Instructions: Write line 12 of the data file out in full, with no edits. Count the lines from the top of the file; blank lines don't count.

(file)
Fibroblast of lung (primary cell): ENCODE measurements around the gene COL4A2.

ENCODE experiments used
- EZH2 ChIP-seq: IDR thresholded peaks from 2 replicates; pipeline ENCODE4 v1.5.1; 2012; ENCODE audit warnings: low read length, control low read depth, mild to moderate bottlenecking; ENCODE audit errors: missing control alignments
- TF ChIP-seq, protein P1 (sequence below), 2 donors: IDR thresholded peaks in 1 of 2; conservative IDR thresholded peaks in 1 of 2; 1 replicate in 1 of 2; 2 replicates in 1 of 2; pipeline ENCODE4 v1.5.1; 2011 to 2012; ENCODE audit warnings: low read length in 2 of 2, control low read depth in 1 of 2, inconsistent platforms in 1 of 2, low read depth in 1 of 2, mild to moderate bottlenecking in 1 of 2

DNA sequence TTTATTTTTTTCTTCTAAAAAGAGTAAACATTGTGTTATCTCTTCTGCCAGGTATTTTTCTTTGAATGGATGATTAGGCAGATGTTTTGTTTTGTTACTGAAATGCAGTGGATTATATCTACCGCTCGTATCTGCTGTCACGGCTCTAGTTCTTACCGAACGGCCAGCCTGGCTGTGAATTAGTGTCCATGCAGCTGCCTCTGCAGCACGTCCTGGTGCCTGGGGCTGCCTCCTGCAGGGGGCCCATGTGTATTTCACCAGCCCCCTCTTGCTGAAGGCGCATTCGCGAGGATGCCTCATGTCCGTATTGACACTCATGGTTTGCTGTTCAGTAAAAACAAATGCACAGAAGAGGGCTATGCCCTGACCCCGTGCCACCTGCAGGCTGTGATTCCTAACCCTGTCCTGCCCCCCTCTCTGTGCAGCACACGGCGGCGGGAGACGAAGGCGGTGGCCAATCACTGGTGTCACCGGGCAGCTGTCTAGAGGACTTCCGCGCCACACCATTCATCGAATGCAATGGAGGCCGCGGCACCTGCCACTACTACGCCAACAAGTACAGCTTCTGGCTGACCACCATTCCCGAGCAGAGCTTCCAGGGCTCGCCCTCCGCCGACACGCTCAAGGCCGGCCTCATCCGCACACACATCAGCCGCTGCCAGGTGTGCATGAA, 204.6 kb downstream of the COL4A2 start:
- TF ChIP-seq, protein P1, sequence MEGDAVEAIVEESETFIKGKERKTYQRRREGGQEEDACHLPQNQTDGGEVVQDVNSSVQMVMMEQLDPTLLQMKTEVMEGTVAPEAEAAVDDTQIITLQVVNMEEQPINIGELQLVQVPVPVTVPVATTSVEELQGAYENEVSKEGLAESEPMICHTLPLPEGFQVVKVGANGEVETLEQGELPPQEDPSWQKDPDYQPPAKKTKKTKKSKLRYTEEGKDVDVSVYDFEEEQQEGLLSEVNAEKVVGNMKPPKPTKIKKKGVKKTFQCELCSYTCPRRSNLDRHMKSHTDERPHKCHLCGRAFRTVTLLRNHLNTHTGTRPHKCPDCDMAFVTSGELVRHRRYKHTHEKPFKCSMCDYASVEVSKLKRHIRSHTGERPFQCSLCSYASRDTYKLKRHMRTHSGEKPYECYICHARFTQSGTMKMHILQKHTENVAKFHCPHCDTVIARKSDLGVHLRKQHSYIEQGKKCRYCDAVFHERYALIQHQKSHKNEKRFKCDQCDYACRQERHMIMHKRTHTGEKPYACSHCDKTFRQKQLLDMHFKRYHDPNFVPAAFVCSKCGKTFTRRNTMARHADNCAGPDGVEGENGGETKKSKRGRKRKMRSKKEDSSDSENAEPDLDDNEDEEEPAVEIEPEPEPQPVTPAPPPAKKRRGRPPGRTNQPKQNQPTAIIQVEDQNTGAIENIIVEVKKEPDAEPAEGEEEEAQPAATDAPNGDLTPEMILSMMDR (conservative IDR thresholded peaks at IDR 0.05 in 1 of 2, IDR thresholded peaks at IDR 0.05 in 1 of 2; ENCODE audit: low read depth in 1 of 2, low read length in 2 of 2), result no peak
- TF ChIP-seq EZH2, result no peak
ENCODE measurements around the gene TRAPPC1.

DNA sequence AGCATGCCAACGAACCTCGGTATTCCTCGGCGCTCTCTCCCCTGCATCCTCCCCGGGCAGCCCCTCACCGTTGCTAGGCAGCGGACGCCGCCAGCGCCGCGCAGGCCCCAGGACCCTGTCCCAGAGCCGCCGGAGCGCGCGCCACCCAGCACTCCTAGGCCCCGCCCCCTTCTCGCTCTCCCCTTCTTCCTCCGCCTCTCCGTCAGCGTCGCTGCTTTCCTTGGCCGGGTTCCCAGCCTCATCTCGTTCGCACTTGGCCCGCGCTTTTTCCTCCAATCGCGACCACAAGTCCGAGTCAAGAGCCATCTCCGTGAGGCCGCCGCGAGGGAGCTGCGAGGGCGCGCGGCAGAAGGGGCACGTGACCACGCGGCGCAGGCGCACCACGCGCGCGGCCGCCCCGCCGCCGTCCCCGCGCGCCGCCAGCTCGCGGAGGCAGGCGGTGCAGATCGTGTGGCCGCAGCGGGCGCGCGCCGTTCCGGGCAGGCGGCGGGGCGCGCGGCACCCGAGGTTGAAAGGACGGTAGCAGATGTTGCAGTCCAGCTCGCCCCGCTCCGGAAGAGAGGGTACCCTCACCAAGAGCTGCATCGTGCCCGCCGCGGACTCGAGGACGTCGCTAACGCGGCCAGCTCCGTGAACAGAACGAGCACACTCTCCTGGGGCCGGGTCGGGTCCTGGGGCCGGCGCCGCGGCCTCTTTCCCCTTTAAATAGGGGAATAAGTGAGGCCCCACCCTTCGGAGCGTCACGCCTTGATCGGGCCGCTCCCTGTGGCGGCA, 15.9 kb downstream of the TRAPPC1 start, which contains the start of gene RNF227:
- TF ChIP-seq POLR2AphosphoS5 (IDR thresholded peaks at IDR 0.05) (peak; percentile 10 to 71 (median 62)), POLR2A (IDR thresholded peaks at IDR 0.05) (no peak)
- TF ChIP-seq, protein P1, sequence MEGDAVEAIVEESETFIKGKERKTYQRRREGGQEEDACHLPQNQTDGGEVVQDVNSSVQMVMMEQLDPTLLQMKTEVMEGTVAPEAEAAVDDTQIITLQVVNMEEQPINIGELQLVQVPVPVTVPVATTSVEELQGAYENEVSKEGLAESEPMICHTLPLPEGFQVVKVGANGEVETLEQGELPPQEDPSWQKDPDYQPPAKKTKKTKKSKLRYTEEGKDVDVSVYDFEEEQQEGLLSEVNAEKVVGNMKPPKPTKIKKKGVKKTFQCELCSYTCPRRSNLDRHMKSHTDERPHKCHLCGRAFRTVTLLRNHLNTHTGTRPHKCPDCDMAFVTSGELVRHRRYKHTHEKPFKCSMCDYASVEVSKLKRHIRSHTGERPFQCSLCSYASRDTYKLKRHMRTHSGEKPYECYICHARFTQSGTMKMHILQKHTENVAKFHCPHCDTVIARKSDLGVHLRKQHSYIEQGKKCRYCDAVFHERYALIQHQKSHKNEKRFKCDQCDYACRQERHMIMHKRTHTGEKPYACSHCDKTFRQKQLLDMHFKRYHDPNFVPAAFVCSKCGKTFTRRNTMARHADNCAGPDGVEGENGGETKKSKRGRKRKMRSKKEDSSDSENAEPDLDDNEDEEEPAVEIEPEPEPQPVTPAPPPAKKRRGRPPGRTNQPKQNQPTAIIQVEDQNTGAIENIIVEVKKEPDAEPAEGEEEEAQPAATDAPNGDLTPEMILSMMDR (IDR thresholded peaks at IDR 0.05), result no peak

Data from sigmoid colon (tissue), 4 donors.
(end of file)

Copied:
Data from sigmoid colon (tissue), 4 donors.